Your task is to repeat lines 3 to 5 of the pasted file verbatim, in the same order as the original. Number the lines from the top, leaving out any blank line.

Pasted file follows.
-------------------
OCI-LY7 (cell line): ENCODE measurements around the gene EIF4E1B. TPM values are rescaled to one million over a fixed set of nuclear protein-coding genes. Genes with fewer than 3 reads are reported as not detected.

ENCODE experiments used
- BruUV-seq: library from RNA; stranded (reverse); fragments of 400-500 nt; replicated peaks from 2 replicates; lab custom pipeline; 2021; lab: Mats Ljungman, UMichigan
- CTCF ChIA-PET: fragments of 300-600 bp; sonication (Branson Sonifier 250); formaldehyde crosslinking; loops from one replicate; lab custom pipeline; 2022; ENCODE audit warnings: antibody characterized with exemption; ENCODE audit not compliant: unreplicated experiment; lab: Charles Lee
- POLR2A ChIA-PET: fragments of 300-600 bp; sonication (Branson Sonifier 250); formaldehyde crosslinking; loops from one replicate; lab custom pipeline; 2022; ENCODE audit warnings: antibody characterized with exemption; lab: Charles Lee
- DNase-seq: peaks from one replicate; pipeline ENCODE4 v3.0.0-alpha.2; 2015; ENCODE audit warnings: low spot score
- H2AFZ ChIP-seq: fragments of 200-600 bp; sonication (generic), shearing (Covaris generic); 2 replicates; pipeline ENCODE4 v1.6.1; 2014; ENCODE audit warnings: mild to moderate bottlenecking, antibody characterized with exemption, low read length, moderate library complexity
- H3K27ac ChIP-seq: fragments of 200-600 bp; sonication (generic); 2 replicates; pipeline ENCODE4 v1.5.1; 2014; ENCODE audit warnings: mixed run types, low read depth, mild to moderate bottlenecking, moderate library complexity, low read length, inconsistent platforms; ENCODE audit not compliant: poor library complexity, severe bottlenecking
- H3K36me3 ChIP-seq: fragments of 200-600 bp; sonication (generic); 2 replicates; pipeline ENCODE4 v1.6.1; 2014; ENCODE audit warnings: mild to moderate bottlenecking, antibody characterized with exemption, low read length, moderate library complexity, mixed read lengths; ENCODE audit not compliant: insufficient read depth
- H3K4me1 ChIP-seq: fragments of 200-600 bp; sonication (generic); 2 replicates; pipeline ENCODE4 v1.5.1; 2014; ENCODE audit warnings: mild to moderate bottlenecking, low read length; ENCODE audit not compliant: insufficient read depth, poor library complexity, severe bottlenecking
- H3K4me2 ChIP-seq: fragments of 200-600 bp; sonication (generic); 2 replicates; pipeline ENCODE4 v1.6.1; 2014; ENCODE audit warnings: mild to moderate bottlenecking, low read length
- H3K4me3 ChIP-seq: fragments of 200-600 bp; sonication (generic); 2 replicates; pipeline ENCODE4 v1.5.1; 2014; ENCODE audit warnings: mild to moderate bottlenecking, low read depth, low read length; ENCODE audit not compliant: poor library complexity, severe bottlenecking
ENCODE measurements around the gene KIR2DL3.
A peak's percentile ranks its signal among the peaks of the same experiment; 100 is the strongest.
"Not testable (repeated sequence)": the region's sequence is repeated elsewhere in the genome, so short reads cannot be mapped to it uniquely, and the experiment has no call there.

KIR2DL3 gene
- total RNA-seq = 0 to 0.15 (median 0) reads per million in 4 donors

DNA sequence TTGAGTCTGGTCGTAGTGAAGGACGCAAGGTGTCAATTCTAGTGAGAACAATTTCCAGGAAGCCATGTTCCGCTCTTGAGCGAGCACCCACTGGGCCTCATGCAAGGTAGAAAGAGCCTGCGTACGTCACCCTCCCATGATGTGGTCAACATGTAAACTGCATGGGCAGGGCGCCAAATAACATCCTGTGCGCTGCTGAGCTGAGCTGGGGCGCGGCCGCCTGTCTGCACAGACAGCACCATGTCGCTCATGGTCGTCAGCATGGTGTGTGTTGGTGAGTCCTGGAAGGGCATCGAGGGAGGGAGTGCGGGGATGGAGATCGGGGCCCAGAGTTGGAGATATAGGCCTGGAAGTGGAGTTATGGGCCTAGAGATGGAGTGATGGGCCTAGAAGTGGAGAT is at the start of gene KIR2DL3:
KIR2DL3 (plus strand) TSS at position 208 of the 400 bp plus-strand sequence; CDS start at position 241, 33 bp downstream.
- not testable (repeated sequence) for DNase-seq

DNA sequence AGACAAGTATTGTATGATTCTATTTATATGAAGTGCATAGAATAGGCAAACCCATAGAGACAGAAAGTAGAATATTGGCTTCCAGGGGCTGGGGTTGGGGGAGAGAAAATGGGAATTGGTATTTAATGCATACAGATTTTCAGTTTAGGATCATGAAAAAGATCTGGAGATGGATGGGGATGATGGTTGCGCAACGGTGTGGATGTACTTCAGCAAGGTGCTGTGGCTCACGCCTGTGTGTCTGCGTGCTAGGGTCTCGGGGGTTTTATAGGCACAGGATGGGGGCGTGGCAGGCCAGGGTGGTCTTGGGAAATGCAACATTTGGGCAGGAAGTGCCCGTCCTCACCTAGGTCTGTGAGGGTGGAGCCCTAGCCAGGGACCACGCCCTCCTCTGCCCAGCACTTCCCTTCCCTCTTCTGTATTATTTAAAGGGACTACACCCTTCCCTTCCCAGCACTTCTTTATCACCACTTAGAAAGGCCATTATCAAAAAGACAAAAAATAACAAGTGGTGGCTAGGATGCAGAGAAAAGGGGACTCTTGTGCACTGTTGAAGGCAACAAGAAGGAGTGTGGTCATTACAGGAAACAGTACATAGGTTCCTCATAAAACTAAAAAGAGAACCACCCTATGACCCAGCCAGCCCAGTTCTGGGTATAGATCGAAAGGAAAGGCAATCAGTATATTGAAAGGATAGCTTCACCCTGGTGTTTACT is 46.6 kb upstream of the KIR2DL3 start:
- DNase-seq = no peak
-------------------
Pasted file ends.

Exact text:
- BruUV-seq: library from RNA; stranded (reverse); fragments of 400-500 nt; replicated peaks from 2 replicates; lab custom pipeline; 2021; lab: Mats Ljungman, UMichigan
- CTCF ChIA-PET: fragments of 300-600 bp; sonication (Branson Sonifier 250); formaldehyde crosslinking; loops from one replicate; lab custom pipeline; 2022; ENCODE audit warnings: antibody characterized with exemption; ENCODE audit not compliant: unreplicated experiment; lab: Charles Lee
- POLR2A ChIA-PET: fragments of 300-600 bp; sonication (Branson Sonifier 250); formaldehyde crosslinking; loops from one replicate; lab custom pipeline; 2022; ENCODE audit warnings: antibody characterized with exemption; lab: Charles Lee